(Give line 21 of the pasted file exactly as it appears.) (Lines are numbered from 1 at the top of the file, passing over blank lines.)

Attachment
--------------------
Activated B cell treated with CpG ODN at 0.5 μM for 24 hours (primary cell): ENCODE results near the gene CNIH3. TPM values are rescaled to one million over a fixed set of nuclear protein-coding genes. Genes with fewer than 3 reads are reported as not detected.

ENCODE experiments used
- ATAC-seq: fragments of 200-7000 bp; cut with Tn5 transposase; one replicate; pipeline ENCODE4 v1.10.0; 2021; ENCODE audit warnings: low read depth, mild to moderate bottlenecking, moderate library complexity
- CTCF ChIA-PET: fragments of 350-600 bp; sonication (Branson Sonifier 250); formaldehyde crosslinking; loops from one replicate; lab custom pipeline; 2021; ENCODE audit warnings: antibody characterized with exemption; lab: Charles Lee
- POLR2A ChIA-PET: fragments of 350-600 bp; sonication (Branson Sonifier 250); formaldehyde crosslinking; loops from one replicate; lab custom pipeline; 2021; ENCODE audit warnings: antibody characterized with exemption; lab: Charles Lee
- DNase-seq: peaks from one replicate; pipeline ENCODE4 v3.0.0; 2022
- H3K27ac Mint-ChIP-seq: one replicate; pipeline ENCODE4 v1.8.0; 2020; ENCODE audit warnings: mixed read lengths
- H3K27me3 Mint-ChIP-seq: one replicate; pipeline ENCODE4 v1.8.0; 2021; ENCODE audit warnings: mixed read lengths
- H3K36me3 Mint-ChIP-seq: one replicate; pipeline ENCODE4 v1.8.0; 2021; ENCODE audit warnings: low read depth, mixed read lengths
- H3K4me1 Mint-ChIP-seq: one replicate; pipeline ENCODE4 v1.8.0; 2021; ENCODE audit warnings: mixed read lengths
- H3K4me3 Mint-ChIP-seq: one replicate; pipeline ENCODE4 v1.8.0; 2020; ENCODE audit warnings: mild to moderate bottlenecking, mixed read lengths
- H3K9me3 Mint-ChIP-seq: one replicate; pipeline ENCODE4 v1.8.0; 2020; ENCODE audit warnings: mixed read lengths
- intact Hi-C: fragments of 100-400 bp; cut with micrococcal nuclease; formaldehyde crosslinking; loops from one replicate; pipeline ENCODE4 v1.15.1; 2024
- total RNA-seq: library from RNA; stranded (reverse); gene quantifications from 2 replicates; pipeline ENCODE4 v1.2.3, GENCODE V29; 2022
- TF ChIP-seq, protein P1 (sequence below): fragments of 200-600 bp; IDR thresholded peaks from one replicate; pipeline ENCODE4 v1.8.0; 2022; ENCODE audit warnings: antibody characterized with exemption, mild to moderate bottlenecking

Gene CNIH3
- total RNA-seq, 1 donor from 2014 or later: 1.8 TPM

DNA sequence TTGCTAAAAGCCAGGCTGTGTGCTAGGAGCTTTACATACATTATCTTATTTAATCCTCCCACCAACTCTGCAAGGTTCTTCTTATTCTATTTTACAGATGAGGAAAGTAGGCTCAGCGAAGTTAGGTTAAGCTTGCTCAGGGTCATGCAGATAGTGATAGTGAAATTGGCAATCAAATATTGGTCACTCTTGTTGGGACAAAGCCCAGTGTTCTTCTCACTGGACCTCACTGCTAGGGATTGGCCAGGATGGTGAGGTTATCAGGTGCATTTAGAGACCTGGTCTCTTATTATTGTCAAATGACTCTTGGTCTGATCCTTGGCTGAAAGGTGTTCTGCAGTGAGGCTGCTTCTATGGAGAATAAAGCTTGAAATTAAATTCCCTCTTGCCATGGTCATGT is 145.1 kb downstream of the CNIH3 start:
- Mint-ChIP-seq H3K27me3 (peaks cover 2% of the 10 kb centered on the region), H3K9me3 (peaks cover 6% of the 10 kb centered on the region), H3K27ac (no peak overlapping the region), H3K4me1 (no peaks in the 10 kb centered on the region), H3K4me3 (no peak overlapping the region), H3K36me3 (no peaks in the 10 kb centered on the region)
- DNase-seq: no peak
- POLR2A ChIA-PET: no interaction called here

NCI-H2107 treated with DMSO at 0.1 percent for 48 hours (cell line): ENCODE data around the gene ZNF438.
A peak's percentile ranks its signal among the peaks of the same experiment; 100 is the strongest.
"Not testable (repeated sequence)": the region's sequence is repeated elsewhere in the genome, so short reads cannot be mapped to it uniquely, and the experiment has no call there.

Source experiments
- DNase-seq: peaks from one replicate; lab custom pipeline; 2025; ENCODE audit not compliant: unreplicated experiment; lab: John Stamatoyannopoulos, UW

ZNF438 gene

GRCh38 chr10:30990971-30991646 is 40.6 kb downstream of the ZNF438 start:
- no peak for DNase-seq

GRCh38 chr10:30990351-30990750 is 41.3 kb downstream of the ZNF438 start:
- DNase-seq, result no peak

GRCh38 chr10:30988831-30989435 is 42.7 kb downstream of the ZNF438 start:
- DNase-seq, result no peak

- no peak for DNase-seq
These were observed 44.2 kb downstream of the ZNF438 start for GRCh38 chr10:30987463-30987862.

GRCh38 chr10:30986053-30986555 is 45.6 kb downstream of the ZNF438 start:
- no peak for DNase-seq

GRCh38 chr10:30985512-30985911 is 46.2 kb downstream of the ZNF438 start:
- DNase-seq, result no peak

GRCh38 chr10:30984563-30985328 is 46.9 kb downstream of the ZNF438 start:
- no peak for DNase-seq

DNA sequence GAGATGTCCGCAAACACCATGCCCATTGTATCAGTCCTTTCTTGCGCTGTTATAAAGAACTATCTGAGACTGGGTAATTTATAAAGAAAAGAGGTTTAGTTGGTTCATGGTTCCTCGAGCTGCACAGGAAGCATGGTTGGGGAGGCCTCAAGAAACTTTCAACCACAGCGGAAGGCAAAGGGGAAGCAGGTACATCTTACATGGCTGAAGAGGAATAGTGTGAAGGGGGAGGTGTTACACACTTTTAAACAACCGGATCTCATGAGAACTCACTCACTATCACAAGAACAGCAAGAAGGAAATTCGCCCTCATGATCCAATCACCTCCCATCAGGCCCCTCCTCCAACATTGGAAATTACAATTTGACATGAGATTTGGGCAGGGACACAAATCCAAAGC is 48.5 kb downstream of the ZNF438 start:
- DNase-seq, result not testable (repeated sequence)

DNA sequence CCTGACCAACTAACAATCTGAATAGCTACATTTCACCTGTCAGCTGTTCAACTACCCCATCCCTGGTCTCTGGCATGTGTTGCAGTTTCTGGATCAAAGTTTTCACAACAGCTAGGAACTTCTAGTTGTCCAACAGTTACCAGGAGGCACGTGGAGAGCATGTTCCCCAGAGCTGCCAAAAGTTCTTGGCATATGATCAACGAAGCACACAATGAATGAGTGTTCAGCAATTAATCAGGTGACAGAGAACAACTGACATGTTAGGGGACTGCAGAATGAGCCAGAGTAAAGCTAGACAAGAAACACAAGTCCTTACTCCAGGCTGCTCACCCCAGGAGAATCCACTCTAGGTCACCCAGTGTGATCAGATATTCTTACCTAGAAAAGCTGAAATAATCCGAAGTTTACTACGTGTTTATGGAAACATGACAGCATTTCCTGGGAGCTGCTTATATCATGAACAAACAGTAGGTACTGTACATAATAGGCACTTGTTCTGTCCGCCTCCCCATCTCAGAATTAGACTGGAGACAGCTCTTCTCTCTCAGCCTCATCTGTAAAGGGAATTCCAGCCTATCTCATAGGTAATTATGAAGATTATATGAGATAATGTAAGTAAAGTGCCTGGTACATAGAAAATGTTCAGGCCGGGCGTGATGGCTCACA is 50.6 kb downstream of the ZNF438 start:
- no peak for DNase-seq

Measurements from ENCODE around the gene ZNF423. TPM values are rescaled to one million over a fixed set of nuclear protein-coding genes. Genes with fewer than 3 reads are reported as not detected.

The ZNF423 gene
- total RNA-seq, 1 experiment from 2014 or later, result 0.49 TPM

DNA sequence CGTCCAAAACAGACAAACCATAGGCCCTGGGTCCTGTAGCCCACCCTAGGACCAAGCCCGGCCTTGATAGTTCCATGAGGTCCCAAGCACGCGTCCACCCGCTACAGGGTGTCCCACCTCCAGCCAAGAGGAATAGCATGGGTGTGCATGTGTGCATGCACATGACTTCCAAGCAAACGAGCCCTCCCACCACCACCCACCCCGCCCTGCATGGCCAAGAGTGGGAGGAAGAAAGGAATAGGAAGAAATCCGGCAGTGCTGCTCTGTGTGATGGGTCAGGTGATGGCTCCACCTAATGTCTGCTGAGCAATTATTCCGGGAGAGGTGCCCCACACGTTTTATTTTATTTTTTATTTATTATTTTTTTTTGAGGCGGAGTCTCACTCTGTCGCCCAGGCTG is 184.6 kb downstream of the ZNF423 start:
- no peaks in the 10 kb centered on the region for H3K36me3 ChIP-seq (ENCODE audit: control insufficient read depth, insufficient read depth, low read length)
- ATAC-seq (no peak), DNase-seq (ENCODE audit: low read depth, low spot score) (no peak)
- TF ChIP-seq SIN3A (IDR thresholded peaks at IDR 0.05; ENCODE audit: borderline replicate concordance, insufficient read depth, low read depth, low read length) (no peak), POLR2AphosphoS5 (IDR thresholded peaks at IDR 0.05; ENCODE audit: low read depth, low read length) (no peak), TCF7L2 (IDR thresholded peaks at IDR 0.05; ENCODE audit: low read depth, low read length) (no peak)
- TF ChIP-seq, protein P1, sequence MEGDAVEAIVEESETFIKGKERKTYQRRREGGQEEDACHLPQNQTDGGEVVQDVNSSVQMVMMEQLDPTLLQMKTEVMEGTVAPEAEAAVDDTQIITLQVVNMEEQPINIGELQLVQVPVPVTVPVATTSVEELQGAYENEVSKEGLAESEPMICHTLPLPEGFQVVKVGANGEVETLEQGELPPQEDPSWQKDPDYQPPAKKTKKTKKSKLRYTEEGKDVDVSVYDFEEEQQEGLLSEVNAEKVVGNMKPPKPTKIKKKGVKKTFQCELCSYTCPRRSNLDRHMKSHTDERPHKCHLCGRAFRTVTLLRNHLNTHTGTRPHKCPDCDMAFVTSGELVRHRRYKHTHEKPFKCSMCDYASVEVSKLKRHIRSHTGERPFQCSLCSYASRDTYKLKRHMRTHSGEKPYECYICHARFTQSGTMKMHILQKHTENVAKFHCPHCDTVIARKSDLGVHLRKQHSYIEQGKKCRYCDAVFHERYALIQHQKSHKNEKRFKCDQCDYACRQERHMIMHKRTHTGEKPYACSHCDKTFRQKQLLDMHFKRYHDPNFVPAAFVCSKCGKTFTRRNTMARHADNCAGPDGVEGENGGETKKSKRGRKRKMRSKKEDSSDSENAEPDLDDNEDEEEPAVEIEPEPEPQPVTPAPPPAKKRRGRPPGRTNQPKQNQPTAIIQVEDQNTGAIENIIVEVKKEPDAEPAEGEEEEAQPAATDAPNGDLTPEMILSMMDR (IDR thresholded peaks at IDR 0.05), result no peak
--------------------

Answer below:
- POLR2A ChIA-PET: no interaction called here